The Plain of Jars

One of the most pleasurable elements of travelling to new places, particularly relatively unknown places, is the discovery of astounding sites that comparatively few people have visited. This part of Laos, down in the south east corner is not heavily toured by westerners, mostly due to it being difficult to access. Although Phonsavanh does have an airport flying in is not recommended at the present time so while the Plain is a mere fifteen minutes by car from town, getting here in the first place does require time and effort. This is a lengthy journey no matter where you are coming from, which is why it tends to be as part of a wider more involved itinerary.

It has to be said that whoever named it the Plain of Jars clearly new how evocative that sounded, for it is hard to conceive of a more intriguing title or one to make the visitor more look forward to seeing it, no matter how ignorant in advance one might be.

In outline these are large iron age stone jars, probably part of a burial ritual. There are hundreds of them dotted over the landscape, in varying states of repair. Some of the damage is historic, some is rather more recent as the area was heavily bombed by the Americans as part of the wider conflict in Laos that served as an adjunct to the Vietnam War. Trenches and bomb craters surround many of the sites, a powerful reminder of the troubled recent history.   Indeed, access to many of the sites is restricted as a result of the dropping of vast numbers of anti-personnel mines, with mine clearance an ongoing process nearly half a century later. Only marked paths are safe to follow and only in some locations. A cleared mine is marked with a white post, while a red post indicates identified but yet to be cleared ordnance. It is unlikely a tourist would ever see one of the latter, but the tourist is not the one who lives here. Local people will, and worse those that haven’t been found at all.

For us, it is a brief visit. For those who live here, it is a daily danger.


There are three main sites open to tourists, although additional ones have begun to be accessible to greater or lesser degrees. Because of the remoteness, it has the attraction of being less crowded than perhaps it deserves. As ever, this is a double edged sword. In future years the popularity will increase, potentially leading to damage (graffiti is already noticeable) but bringing in much needed revenue to the local economy as well.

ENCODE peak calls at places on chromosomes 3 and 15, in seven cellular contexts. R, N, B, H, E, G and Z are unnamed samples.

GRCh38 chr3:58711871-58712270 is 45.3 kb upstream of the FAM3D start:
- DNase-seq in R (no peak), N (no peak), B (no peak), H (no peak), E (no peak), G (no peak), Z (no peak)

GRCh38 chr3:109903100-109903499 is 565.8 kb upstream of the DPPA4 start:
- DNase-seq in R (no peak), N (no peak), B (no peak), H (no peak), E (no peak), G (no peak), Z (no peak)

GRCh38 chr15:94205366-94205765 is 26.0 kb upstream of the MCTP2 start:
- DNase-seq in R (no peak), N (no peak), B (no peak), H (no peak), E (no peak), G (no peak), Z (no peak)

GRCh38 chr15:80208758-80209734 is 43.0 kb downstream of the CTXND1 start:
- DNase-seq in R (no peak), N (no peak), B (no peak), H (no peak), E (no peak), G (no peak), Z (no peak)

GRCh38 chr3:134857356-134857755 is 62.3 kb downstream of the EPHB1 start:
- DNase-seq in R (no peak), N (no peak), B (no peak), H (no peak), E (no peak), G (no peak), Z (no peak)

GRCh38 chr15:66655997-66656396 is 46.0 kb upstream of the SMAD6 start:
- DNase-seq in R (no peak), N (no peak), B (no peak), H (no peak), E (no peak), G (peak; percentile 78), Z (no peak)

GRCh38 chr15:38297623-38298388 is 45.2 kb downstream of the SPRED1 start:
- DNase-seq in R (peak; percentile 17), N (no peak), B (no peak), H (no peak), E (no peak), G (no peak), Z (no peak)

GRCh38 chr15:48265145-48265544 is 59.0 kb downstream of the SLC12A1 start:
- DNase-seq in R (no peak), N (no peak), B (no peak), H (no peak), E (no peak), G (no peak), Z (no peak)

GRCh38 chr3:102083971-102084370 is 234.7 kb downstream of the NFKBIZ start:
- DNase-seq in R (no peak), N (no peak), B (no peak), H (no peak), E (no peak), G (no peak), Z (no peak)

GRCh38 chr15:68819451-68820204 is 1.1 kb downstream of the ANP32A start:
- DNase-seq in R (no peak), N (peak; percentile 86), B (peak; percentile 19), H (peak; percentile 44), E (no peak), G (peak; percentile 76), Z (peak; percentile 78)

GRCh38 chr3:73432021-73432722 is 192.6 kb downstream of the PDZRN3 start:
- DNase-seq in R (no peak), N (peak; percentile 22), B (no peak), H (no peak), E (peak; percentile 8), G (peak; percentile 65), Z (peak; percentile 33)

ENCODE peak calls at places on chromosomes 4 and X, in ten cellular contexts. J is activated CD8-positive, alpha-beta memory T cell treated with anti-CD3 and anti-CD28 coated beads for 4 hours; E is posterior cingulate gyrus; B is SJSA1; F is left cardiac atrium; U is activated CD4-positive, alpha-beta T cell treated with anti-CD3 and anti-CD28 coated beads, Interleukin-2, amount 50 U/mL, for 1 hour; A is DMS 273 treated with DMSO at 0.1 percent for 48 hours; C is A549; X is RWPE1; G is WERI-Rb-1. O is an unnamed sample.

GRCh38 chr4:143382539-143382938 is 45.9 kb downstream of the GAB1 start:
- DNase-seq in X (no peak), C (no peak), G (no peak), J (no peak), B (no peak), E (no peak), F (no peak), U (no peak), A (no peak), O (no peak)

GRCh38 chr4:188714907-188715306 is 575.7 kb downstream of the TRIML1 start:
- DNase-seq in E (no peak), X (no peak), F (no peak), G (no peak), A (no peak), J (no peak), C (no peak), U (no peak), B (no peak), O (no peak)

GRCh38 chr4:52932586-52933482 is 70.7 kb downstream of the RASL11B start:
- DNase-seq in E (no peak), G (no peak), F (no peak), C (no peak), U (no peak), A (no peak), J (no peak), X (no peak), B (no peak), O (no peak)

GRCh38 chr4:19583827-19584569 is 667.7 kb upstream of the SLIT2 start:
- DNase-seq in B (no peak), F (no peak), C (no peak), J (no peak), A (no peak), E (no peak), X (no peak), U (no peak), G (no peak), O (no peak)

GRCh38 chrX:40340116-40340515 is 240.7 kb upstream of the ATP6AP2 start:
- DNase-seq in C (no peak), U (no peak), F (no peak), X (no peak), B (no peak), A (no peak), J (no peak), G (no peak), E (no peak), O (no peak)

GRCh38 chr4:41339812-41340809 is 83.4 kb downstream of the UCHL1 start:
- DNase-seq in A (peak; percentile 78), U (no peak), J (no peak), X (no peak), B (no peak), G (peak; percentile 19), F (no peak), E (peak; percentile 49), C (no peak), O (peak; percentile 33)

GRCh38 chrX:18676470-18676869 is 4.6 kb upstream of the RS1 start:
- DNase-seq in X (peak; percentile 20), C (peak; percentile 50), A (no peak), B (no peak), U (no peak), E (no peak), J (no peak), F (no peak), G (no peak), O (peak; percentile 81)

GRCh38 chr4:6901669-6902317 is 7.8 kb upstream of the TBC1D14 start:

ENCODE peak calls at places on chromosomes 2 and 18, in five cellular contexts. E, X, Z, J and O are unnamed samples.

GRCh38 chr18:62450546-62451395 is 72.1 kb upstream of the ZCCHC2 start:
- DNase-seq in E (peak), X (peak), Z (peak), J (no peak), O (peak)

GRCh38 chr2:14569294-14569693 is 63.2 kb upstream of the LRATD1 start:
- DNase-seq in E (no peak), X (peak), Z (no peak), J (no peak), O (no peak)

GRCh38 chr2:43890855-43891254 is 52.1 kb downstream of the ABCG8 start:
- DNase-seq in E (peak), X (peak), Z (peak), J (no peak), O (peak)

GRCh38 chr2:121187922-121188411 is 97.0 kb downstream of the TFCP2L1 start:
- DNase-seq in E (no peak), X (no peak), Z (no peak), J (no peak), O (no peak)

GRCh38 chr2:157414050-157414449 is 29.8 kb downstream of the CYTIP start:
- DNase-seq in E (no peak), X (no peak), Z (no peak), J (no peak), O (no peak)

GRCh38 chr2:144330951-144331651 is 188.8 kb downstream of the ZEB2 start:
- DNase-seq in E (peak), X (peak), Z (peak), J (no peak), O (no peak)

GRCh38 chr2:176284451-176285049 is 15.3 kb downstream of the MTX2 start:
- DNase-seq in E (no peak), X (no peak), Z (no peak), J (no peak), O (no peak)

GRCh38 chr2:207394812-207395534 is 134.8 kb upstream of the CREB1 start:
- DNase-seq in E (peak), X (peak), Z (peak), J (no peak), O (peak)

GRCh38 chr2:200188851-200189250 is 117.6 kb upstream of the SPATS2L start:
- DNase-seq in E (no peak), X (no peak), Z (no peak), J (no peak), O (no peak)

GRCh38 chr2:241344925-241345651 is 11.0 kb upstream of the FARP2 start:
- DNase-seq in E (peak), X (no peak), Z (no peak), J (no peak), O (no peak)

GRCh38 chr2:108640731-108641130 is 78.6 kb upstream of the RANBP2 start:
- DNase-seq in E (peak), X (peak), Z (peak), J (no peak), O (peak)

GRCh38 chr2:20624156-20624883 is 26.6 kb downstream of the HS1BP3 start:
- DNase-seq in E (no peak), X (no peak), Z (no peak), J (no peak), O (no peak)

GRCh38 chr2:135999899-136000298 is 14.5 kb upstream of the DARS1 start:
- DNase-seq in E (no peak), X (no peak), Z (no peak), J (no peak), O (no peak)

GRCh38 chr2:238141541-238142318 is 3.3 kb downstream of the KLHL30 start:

One of the local traditions is that the jars were placed there by a race of giants for whom they were cups containing alcohol. The reality may be less certain and undoubtedly more prosaic, but the tradition has an appeal that all legends do, and perhaps it is the one to pretend to believe.

Excavations have revealed that burials were made next to the jars and it seems likely that they formed part of that process. Nearby there is a cave with a hole in the roof that may have been a crematorium. Again, there is limited knowledge and as is always the case it is likely we will never know for sure.


This is a special place to come. The effort required makes it somewhere relatively few will put on their list, but it rewards the effort wonderfully. No doubt in future as improving links and infrastructure brings more tourists it will become busier. For now it is one of those wonderful secret places that is a privilege to visit. Mass tourism brings so many wonderful benefits to an area, so it is nothing other than selfishness to rejoice in seeing somewhere away from the wider visiting public. Encouraging people to visit is part of that process, for it will become more popular in the years to come. And thus, put it on your list, and do it soon.



The hinterland